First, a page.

12 Days: Trackers tease a big debate bump for Obama. Maybe.

I’ve been saying for days that Friday is the day you want to watch for polling, and only trackers, and only PPP and Rasmussen. Those two firms have the shortest sample frame which makes them simultaneously the most sensitive to change and most subject to noise. Right now, today, October 24th, both PPP and Rasmussen only have a single day of post-debate reactions in their average. Their surveys began on the Sunday the 21st and ended on Tuesday the 23rd, but Tuesday has no debate reactions because it’s likely that all of that data came long before the 9pm debate began.

Gallup won’t have a full frame until next Tuesday at the earliest, but given the frame size of seven days, you can get a real feel for what the result is once they’ve got 4/7 debate reaction days under their belt, which would be Saturday’s report.

That said, we’re already seeing meaningful movement in the trackers towards Obama, and the size of these movements combined with how quickly they are showing could indicate a rather large bump coming for President Obama this week. Perhaps as big as Mitt Romney’s, putting the race out of reach for Romney. It’s also possible that Obama simply had a very good couple of days right before the debate.

You can’t and won’t know which it is until some of these trackers get more data. But here are things you can tell right now.

– PPP and Rasmussen each have a single day of the debate in their three-day survey average. Rasmussen (shockingly when you keep reading) didn’t move at all. PPP moved from Romney up by 2 to a tied race, a +2 movement towards Obama.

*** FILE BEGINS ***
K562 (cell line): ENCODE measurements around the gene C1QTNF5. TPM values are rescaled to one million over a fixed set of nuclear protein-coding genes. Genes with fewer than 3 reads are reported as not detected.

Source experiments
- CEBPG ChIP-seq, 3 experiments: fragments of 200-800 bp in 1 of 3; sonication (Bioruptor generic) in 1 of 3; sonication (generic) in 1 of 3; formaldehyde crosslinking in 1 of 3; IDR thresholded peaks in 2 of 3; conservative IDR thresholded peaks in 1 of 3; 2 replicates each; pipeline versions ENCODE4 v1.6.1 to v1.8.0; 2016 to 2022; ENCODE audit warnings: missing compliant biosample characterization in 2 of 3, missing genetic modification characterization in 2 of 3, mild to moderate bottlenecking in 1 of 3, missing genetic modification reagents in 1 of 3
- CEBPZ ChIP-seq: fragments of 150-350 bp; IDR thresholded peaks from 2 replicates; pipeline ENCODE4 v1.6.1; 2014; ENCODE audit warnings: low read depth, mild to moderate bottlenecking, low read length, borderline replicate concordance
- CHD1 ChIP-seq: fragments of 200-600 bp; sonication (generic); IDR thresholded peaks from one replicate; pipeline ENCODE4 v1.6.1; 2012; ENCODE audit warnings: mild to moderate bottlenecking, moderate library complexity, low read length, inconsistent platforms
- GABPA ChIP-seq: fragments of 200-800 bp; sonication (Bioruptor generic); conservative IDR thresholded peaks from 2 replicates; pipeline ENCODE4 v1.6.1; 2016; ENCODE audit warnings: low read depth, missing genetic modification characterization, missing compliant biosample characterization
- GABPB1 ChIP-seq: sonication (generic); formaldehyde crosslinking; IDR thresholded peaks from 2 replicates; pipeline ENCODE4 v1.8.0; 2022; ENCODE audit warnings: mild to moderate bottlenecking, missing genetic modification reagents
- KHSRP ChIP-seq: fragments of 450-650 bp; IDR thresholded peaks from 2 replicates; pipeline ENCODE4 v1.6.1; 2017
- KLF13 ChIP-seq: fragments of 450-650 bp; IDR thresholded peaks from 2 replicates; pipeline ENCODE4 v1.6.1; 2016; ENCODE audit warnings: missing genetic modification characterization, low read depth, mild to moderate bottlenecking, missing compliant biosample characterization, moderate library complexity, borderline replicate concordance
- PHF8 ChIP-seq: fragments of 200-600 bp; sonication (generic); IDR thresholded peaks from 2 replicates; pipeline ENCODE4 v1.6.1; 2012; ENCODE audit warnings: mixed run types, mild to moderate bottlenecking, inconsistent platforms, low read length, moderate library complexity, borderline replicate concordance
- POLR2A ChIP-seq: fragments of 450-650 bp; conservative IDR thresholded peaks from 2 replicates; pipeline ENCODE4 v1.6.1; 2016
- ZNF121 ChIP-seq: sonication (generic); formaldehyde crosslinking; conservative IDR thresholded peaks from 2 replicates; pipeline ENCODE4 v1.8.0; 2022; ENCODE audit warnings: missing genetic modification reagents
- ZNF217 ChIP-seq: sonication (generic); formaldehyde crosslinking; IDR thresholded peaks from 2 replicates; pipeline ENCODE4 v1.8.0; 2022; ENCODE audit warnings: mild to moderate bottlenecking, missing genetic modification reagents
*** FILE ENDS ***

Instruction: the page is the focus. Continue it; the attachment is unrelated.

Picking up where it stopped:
– RAND, which doesn’t use a random sample, but instead repeatedly samples the same group of ~3500 people on a rotating basis (1/7th of the group is polled per day) which is a really cool experiment that could show true trends and *no* noise, but not necessarily an accurate absolute result, showed Obama moving from +1.9 to +3.8, a +1.9 point gain. That’s a result that completely covers the debate.

– Ipsos/Reuters which does a six day sample moved from a tied race to Obama +1, a movement of 1 point towards Obama.

– Gallup, which does a seven day sample and only has 14% of its average covered by the debate, showed Romney losing two points, from +5 to +3, the worst showing for Romney with Gallup since October 16th. It takes a lot for Gallup to move two points. It hasn’t moved two points since the 10/16 – 10/17, when it inexplicably moved from +2 to +6 for Romney when nothing happened during those days.

– IBD/TIPP, which does a 6-7 days, moved from Obama +2.6 to Obama +3.

– UPI-CVOTER, which appears to do a 7-8 day sample, moved from a tie to Obama +2.

To make this more clear, here are the trackers as a difference from the previous day, yesterday and today:

Although Mitt Romney leads the trackers by an average of 0.7 points, and the median is tied, the conclusion is indisputable. Obama has gained an average of 1.3 points across seven trackers with 6/7 moving in the same direction today, and is moving forward. Rapidly. Perhaps only for a day, but today for certain.